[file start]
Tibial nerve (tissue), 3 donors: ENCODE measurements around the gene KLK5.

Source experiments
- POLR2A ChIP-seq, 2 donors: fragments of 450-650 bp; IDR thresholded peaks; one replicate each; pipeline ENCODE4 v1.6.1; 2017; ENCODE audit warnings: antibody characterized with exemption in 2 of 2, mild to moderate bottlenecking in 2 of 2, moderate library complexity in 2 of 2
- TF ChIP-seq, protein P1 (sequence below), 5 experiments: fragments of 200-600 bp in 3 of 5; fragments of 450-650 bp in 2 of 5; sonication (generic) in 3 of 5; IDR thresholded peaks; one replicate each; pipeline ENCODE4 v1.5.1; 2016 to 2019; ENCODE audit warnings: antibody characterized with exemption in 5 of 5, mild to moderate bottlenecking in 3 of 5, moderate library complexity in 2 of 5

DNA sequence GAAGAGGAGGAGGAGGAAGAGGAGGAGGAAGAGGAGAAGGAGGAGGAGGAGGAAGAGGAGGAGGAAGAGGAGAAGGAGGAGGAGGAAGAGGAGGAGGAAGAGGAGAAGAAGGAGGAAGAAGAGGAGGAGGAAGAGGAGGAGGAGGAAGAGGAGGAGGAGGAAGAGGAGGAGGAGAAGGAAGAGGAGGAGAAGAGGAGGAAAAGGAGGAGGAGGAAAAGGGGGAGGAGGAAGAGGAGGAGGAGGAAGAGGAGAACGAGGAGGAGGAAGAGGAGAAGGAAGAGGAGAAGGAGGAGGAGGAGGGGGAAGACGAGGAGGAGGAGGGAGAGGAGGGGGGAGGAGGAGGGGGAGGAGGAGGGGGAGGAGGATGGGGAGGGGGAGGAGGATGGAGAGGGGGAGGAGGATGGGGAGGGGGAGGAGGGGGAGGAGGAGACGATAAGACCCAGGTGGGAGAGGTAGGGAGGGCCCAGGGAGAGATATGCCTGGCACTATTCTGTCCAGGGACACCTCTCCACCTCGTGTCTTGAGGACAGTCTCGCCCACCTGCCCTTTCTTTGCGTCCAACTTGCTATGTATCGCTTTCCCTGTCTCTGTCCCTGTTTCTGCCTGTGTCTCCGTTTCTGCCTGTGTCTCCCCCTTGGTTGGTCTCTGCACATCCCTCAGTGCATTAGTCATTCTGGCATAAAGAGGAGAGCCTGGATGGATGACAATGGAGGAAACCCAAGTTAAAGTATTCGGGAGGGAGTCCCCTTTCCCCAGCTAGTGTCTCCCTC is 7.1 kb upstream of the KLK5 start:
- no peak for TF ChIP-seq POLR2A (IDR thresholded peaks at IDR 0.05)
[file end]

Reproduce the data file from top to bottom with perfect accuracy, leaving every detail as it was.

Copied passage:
Tibial nerve (tissue), 3 donors: ENCODE measurements around the gene KLK5.

Source experiments
- POLR2A ChIP-seq, 2 donors: fragments of 450-650 bp; IDR thresholded peaks; one replicate each; pipeline ENCODE4 v1.6.1; 2017; ENCODE audit warnings: antibody characterized with exemption in 2 of 2, mild to moderate bottlenecking in 2 of 2, moderate library complexity in 2 of 2
- TF ChIP-seq, protein P1 (sequence below), 5 experiments: fragments of 200-600 bp in 3 of 5; fragments of 450-650 bp in 2 of 5; sonication (generic) in 3 of 5; IDR thresholded peaks; one replicate each; pipeline ENCODE4 v1.5.1; 2016 to 2019; ENCODE audit warnings: antibody characterized with exemption in 5 of 5, mild to moderate bottlenecking in 3 of 5, moderate library complexity in 2 of 5

DNA sequence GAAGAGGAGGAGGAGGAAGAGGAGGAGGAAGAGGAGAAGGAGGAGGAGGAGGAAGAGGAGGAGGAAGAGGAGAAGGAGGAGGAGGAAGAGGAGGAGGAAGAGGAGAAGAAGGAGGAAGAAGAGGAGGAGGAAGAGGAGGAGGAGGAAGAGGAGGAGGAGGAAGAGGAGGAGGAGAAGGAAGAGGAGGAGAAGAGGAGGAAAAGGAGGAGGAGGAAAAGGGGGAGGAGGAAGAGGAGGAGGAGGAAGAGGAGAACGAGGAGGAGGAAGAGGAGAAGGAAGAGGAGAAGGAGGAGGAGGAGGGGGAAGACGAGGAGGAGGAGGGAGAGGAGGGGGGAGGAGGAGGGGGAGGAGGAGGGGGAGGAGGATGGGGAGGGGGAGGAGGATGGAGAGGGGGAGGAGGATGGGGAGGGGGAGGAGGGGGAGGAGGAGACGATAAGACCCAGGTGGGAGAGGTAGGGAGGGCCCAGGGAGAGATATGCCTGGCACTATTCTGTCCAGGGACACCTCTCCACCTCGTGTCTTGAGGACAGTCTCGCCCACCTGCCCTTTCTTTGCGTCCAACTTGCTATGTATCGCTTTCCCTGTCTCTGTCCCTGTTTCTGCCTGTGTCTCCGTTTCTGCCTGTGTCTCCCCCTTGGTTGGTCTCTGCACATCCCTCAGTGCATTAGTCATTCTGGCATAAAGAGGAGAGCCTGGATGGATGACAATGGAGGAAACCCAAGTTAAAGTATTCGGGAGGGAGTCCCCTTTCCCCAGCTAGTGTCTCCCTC is 7.1 kb upstream of the KLK5 start:
- no peak for TF ChIP-seq POLR2A (IDR thresholded peaks at IDR 0.05)